* The entrapment defense rarely succeeds, both in terrorism cases and more quotidian (usually drug-related) prosecutions, largely because “entrapment” means something very different in a courtroom than it does in ordinary usage. For nearly a century, the federal courts have allowed a criminal defendant to dodge criminal liability by showing that the governmentinduced her to commit an unlawful act. Once the accused makes such a showing, however, the government still has the opportunity to prove that she was predisposed to commit the crime, even before government agents entered the picture. If a jury accepts the government’s characterization, other factors—the nature or size of the “bait,” the complexity of the government artifice, or the independent wherewithal of the defendant to commit the crime—basically don’t matter: the defendant is still guilty. This means that when entrapment is at issue, the personality, reputation, criminal history, and political or religious beliefs of the accused become the centerpiece of the trial. Post-9/11 juries have had little trouble concluding that the disaffected Muslims (and occasional anarchists) ensnared by the FBI have been sufficiently “predisposed” to engage in terrorism.
* #slatepitches: What SimCity Teaches Us About Real Cities of the Future.
* Ephemeral third ring of radiation makes appearance around Earth. If we lived in a comic book, I bet this story would be fifteen times as awesome.
* And the latest issue of The New Inquiry posits time is the fire in which we burn.
* I saw this movie: Brains of rats connected allowing them to share information via internet.
* Beyond the MOOC: While other universities move quickly to offer courses online for free, Carnegie Mellon University is instead starting for-profit efforts designed to capture segments of the education market. I’ll promote this a bit more as the date gets closer, but I’ll be speaking at a “What’s the Matter with MOOCs?” event at UWM in mid-March.
* Justice, American style: The city’s complaint in federal court claims that if Ms. Truong is entitled to damages for the nearly three years she spent in jail awaiting trial, then Mr. Ryan is as much to blame as the city because he took too long to get the coerced confession tossed out of court by the judge.
* Will a Republican friend-of-the-court brief tip the Supreme Court in favor of gay marriage? I’m pretty sure it’ll have more luck than Obama’s.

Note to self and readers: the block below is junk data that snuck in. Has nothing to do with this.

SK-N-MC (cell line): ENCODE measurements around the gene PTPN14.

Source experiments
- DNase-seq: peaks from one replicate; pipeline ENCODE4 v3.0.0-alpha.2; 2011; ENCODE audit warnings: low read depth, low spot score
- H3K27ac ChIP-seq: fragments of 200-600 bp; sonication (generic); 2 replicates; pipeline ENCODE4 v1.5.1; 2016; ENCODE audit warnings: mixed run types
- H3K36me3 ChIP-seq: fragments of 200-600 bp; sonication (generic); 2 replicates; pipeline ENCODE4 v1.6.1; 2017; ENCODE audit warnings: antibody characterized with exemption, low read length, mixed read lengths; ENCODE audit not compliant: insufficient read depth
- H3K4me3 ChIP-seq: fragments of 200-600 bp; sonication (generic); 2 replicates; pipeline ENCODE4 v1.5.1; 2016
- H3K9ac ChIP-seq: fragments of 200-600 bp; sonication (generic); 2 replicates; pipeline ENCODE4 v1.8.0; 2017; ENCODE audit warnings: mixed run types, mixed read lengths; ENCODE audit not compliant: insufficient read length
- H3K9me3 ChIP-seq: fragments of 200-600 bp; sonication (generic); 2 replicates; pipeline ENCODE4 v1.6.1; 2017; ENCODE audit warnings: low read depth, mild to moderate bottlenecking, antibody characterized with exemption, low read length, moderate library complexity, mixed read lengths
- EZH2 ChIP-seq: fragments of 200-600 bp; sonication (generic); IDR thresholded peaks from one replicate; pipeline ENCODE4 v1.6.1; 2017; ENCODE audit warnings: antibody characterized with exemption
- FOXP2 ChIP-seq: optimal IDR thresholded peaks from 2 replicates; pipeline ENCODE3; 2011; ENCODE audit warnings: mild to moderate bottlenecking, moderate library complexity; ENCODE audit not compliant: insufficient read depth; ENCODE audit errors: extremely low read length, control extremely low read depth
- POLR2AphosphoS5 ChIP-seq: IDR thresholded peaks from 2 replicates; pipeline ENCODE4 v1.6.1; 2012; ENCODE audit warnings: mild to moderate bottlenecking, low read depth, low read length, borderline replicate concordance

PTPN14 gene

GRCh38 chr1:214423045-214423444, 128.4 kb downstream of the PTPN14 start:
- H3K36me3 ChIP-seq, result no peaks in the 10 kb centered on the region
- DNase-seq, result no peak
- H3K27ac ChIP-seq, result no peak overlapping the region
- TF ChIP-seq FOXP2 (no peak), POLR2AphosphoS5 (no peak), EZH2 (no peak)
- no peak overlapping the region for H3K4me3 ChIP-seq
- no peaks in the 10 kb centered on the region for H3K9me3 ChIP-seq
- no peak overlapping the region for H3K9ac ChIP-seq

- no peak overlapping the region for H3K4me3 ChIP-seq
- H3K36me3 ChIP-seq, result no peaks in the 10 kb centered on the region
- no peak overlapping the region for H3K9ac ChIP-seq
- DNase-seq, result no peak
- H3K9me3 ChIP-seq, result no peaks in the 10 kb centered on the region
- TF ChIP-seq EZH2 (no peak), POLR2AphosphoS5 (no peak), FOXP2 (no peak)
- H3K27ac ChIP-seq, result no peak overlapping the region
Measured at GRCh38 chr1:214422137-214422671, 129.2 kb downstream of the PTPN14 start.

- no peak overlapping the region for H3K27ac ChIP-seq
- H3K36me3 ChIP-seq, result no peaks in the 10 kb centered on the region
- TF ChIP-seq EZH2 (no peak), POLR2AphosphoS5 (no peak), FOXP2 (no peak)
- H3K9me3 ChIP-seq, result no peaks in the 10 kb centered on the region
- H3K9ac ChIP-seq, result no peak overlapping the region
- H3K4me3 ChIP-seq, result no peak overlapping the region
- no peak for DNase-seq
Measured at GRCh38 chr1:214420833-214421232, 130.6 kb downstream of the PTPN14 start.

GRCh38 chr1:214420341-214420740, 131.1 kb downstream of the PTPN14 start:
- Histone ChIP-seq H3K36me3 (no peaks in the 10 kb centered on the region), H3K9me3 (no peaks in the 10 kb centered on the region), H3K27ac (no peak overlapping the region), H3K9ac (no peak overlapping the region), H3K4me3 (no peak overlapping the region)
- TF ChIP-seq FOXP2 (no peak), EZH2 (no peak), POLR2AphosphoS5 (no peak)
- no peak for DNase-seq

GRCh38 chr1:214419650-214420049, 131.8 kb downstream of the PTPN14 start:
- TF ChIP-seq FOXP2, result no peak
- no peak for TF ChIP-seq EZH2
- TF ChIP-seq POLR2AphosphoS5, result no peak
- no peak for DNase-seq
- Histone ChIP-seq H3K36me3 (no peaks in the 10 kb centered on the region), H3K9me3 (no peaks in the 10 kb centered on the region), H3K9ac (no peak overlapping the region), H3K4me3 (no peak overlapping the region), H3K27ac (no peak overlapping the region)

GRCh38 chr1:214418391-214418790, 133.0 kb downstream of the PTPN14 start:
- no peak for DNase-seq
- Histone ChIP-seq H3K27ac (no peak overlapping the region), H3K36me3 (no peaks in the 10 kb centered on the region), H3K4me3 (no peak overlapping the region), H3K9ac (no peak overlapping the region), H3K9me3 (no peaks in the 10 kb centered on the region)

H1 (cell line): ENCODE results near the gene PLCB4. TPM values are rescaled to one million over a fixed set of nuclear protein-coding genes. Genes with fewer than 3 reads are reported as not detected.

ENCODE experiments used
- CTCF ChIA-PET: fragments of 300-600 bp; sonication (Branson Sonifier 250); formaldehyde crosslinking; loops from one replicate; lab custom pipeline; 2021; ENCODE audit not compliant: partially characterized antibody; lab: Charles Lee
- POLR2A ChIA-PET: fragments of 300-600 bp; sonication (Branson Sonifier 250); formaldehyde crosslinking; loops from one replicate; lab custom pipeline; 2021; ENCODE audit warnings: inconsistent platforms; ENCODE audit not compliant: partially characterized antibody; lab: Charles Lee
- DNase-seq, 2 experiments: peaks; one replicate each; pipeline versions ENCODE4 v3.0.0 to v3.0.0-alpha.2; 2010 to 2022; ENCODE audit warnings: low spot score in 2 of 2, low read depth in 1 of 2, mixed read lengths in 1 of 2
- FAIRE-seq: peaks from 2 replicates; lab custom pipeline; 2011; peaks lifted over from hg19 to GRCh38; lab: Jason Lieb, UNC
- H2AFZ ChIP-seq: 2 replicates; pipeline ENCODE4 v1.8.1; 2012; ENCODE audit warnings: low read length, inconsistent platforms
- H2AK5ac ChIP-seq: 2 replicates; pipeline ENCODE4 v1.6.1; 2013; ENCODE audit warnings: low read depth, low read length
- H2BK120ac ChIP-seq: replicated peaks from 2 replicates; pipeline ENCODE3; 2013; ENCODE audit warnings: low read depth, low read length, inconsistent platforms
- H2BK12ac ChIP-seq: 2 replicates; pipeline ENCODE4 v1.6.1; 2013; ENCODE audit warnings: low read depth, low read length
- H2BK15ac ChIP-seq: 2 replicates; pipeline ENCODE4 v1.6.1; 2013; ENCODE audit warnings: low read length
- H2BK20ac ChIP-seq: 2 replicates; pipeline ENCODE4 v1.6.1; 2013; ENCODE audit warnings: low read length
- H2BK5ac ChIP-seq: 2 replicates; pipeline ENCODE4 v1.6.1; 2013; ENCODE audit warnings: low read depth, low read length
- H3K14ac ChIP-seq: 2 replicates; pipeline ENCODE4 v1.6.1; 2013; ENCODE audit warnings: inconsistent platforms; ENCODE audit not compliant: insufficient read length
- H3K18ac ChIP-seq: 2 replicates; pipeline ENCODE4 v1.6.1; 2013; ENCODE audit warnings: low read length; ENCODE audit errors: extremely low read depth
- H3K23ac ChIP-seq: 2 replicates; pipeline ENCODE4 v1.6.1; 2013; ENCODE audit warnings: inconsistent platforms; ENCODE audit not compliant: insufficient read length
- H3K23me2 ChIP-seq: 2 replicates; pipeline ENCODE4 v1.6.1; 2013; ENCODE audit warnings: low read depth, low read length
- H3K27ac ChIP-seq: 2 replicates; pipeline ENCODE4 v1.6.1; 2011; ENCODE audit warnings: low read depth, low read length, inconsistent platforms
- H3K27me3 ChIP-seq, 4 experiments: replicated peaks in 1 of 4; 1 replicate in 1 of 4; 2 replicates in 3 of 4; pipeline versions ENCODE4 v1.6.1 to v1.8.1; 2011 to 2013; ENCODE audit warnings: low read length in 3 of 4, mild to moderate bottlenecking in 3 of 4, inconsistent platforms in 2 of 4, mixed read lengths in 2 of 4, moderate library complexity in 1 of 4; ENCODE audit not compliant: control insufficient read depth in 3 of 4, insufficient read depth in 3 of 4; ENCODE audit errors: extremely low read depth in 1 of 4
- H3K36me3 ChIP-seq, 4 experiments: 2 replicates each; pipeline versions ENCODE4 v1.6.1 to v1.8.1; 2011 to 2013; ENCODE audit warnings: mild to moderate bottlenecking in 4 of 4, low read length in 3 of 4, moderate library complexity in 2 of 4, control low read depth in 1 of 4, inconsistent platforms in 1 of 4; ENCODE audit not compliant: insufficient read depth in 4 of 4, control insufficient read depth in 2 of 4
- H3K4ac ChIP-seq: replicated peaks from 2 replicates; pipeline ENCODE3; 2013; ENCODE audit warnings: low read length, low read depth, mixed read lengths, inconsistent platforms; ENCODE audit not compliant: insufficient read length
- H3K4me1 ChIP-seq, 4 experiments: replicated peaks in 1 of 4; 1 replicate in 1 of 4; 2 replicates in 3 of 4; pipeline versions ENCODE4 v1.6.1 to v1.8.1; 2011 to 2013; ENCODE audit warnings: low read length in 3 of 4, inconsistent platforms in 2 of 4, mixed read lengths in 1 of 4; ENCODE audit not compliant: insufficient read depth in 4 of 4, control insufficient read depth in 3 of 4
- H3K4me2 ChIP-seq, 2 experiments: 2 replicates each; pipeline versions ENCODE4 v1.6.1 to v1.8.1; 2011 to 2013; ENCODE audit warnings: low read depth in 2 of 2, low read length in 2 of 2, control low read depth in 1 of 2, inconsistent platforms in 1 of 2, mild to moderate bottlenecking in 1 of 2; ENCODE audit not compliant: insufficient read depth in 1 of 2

* These numbers are unprecedented: by 2014 President Obama will have deported over 2 million people – more in six years than all people deported before 1997. That “before 1997″ actually means since 1892.
“We need union jobs today, not tomorrow,” said Rich Trumka, President of the AFL-CIO. “The resolution balances our desire to protect the fragile ecosystem of the earth, while acknowledging the economic benefits of a high-road strategy to develop the doomsday technologies of the future.”
* Never forget: The entire staff of the West Wing died on Voyager.
The social events of the 1948 holiday season had to be canceled. And with good reason: Experts called the third floor of the White House “an outstanding example of a firetrap.” The result of a federally commissioned report found the mansion’s plumbing “makeshift and unsanitary,” while “the structural deterioration [was] in ‘appalling degree,’ and threatening complete collapse.” The congressional commission on the matter was considering the option of abandoning the structure altogether in favor of a built-from-scratch mansion, but President Truman lobbied for the restoration.
* And American history, Breitbart style: Journalists on the campaign trail saw Johnson drunkenly board a plane armed with nuclear weapons and then accidentally drop them on the United States. We all saw it!
* From the reclaimuc archives: The police state in Europe vs. the police state in the US.
* And the average age at which people reach the lowest point of happiness in their lives in various countries. I feel pretty certain mine is and will always be 31, but then I’ve always been an outlier.
I’ve often thought it was a lucky break that a century separated mass electrification from the personal electronics explosion of the late 1990s and early 200s. Having public, free electrical outlets just about everywhere is too naturalized a concept to dislodge even in the face of an exciting new rent.
Alas! Wrong again.
A homeless man spent the night in jail Sunday after police arrested him for charging his cellphone in a public picnic shelter at Gillespie Park.
Darren Kersey, 28, was charged with theft of utilities after Sarasota Police Sgt. Anthony Frangioni spotted him charging his phone at about 9:20 p.m. Sunday. Unable to come up with the $500 bail for the misdemeanor, Kersey had no choice but to stay in jail.
In his arrest report, Frangioni wrote that he told Kersey that the “theft of city utilities will not be tolerated during this bad economy.” Frangioni also told Kersey that he should charge his phone at local shelters, according to the report.